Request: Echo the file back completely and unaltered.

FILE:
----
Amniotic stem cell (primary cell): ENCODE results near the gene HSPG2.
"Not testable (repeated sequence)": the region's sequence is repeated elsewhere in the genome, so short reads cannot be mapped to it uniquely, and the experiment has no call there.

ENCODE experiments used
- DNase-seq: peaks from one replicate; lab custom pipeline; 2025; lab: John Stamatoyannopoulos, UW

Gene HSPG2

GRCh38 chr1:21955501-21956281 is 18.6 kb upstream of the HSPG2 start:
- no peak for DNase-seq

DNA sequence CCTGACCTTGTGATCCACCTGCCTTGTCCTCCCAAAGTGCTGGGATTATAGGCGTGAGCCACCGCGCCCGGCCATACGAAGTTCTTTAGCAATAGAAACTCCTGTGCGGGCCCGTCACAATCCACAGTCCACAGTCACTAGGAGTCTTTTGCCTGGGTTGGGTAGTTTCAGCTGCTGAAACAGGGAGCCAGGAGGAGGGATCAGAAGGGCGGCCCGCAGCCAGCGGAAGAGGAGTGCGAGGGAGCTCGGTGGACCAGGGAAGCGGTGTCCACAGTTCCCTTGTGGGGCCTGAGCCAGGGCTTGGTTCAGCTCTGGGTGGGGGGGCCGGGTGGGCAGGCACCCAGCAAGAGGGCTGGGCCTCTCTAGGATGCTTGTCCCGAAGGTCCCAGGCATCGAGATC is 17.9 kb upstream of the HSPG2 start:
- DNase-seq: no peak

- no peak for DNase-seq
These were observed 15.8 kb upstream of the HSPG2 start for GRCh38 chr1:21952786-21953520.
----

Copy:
Amniotic stem cell (primary cell): ENCODE results near the gene HSPG2.
"Not testable (repeated sequence)": the region's sequence is repeated elsewhere in the genome, so short reads cannot be mapped to it uniquely, and the experiment has no call there.

ENCODE experiments used
- DNase-seq: peaks from one replicate; lab custom pipeline; 2025; lab: John Stamatoyannopoulos, UW

Gene HSPG2

GRCh38 chr1:21955501-21956281 is 18.6 kb upstream of the HSPG2 start:
- no peak for DNase-seq

DNA sequence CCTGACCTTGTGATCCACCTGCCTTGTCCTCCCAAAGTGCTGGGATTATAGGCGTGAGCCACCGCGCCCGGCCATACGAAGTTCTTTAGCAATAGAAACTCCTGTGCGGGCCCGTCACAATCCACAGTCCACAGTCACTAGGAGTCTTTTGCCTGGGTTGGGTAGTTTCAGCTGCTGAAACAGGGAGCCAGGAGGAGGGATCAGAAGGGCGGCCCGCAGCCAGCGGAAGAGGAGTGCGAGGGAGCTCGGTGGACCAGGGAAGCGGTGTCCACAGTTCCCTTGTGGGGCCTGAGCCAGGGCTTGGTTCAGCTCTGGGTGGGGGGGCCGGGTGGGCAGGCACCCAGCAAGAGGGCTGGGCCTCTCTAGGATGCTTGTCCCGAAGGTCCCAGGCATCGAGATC is 17.9 kb upstream of the HSPG2 start:
- DNase-seq: no peak

- no peak for DNase-seq
These were observed 15.8 kb upstream of the HSPG2 start for GRCh38 chr1:21952786-21953520.